Before seeing this movie I couldn’t get any reviews to really discuss the 3D and if it was worth it. I’ve seen my share of IMAX 3D movies, real ones and the retrofitted AMC ones, and the ones not shot in 3D but simply post-processed, ie THOR.

Outside of a real IMAX THEATER (5 to 8 stories high, viewable at better science centers throughout the world), the best I’ve seen at an AMC IMAX theater (a midget IMAX) is of course AVATAR. Cameron pushing the technology to create 3D that actually works in a cine-plex.

But beyond AVATAR on IMAX 3D, most other 3D films suffer in comparison. THOR is no exception, it looks okay in 3D, but closer to the inferior Sony backed REALD 3D process, then real IMAX 3D. Sony’s inferior REALD 3D, gives a sense of looking into the screen, but it’s unable to give a real sense of the screen coming forward into real space, your space. This is what true IMAX 3D does so well. Not only offering depth, looking into something, but immersion, the film intruding and surrounding your real space.

So THOR IN IMAX 3D, looks okay, it just isn’t great. It isn’t IMAX 3D, and therefore is not worth the $6.50 surcharge. I personally think 3D movies should be the same price as 2D movies, but particularly if you’re going to charge that premium, the 3D experience should be breathtaking, and THOR IN IMAX 3D is just okay. The 3D almost transparent, and therefore, what’s the point.

So all in all if you can see this in 3D for no price increase, go for it. Otherwise avoid and stick to 2D on a big screen, you won’t be missing anything. And may actually gain something in brightness of picture.

3D is a nice thing for the occasional viewing, for the gee whiz factor, but it is no replacement for a really beautiful rendered and composed 2D film.

Just as HDTV for all its praise is not, nor never will be the equal of 35mm film, much less 70mm film.

HDTV is like DVD, a bastard compression medium, used to compress film into something viewable into the consumer confines of a tv and a living room, rather than the commercial standard of a movie screen and theater. Similar, but make no mistake, inferior, to true film.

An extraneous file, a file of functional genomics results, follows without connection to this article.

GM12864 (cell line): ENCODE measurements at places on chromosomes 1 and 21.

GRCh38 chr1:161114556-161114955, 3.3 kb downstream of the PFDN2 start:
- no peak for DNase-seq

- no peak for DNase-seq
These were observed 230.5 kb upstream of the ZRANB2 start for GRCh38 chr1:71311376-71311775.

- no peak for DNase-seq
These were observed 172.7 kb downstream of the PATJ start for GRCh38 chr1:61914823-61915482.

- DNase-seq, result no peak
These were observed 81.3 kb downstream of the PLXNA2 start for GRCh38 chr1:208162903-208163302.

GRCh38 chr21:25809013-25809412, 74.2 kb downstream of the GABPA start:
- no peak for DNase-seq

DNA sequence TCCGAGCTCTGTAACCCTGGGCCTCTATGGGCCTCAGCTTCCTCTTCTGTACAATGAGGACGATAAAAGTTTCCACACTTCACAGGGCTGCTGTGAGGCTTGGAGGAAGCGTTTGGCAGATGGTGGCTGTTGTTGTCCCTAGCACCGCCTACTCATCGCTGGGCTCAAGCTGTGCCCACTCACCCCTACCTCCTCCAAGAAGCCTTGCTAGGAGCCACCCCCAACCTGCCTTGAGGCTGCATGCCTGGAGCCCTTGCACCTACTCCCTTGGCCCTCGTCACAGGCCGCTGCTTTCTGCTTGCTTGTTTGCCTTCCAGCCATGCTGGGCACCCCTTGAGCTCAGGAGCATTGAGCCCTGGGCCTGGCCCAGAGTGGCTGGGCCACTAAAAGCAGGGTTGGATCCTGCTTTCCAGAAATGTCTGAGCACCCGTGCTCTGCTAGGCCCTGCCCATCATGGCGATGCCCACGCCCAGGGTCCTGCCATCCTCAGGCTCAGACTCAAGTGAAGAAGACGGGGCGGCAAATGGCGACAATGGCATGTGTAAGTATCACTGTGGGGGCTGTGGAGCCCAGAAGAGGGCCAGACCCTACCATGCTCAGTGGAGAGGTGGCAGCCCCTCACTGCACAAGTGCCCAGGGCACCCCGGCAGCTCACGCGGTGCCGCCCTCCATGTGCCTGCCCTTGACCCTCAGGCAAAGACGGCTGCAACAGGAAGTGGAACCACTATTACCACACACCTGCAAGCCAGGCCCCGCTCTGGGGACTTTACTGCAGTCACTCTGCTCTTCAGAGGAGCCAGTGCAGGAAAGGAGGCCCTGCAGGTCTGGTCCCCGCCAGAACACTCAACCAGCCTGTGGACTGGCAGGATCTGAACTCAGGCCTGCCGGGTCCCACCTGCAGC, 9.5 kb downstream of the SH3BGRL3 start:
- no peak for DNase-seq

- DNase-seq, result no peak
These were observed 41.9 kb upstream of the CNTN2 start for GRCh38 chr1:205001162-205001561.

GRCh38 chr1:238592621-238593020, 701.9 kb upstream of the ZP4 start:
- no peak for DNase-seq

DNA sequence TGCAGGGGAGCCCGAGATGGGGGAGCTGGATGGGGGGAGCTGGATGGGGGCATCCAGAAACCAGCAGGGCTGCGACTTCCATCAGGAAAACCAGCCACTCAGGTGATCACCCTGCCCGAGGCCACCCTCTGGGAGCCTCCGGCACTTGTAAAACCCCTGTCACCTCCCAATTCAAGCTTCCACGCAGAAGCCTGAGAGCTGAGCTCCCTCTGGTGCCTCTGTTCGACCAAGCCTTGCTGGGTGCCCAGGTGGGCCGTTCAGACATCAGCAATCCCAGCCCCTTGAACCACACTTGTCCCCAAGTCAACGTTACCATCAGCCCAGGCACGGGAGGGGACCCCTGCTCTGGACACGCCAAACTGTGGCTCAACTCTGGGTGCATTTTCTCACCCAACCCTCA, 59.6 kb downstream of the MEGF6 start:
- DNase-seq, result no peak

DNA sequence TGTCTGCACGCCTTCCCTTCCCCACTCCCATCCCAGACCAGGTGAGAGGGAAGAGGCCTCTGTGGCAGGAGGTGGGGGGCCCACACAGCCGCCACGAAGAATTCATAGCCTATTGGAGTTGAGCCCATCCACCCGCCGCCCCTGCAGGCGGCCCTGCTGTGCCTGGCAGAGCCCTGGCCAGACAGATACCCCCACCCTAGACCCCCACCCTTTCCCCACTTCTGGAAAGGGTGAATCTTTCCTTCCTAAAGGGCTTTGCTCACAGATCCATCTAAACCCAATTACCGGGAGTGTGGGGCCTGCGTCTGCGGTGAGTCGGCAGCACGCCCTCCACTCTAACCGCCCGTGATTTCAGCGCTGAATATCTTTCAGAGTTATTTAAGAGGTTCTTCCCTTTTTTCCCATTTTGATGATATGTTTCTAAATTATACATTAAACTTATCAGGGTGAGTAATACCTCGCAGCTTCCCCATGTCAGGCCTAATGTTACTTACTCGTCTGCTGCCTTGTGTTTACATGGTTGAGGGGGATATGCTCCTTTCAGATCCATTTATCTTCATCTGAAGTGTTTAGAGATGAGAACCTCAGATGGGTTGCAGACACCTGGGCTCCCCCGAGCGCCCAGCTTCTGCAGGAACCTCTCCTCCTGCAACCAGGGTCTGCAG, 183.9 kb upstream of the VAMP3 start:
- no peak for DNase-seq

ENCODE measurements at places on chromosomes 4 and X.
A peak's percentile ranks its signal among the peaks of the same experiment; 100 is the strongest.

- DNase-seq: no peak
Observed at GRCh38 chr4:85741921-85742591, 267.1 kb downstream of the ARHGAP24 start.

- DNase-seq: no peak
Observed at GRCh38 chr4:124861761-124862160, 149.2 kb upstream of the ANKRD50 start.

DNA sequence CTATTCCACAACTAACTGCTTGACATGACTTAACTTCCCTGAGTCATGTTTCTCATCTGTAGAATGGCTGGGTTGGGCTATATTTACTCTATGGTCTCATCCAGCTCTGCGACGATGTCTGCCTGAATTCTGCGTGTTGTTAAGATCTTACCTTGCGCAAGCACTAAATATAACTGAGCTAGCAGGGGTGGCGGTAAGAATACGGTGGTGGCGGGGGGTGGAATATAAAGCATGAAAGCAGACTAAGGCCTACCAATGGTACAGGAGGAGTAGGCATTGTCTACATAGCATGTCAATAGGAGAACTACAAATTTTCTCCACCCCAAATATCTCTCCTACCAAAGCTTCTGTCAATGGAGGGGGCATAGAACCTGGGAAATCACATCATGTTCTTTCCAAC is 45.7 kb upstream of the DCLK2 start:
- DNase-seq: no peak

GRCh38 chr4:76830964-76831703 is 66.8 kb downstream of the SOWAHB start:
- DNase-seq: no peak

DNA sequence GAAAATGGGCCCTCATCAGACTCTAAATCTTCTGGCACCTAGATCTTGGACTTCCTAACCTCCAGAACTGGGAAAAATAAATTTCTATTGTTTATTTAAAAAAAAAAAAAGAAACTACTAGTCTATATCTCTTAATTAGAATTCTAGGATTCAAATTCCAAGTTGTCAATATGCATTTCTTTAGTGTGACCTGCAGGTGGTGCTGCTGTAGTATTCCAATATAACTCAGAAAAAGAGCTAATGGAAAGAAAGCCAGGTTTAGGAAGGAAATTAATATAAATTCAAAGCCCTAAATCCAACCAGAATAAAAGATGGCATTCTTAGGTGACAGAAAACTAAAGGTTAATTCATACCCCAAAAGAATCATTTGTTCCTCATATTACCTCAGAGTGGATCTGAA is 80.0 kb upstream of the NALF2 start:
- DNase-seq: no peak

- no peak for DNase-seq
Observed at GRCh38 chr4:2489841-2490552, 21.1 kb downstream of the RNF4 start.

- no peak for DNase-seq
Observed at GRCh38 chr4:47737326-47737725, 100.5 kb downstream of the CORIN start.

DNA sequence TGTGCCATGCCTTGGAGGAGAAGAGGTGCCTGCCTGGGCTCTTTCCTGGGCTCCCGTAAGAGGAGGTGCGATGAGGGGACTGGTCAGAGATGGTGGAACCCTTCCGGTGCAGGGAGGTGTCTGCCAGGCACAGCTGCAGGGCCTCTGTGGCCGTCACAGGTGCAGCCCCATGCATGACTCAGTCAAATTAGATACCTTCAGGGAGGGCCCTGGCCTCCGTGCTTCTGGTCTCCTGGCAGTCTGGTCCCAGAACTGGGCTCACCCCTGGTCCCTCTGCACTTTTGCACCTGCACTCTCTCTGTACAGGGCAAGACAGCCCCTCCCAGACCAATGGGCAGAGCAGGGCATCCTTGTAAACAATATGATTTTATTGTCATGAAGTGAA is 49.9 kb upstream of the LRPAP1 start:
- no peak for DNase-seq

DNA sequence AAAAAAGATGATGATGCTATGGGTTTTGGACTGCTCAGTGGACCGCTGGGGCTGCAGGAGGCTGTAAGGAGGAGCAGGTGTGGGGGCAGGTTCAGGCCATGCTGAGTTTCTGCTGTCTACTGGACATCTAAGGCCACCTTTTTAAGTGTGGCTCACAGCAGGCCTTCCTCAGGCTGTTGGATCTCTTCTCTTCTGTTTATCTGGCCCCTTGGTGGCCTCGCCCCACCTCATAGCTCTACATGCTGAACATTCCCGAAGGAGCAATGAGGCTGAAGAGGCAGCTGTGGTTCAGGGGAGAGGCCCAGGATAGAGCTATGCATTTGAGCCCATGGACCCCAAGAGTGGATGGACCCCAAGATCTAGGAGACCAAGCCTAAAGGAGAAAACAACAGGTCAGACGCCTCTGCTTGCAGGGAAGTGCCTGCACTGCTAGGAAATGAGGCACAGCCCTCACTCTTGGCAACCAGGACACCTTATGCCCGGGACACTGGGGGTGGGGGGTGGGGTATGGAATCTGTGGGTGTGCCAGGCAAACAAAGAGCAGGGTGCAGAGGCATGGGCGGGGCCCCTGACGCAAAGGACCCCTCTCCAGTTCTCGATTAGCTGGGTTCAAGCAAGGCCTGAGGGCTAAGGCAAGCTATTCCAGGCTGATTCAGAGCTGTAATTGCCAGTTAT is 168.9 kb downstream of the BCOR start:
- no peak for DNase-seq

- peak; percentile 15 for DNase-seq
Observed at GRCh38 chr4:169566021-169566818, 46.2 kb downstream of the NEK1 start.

And whereas a 70mm true IMAX 3D movie is in no way inferior to standard 70mm film, it is not appropriate for everything.

Cinema is a language.

And just as Black and White film can speak in a way color film can’t, and why I’m a huge Film Noir fan, 2D is also a distinct cinematic language, and sometimes that flat plane is the thing.

Not being in the shot, but observing the shot, is the thing.

Just as you can do THE THIRD MAN in color, but you would lose an ineffable part of the tone by so doing, that’s the same way that David Lean’s LAWRENCE OF ARABIA in 70mm, saying things about distance and alienation, would be lost translated into the “in-your-face” histrionics of IMAX 3D.

I like 3D in all its forms, to differing degrees, but even in its best forms I understand it’s a gimmick, that should not be overused.

3D ultimately is about lying to your brain, it’s about forcing a lie onto your brain, that this thing in front of you on the screen has as much depth and reality as the person sitting beside you or the world outside the theater.

In moderation it’s a fun gimmick.

But with this recent push to 3D TVs, you risk making it something else. You risk making the exception of lying to your brain, the rule, and what long term effects this can have, particularly on children’s development, growing up exposed constantly to this new medium, what challenge or aberration to their motor skills, and coordination, and socialization?, are questions that in the rush toward a new revenue stream… too many are ignoring.

Some of these 3D TVs are coming with warnings. You should heed them, and leave the 3D in the theater. My gut reaction? Stick to 2D for the home. At least till all the bugs are shaken out.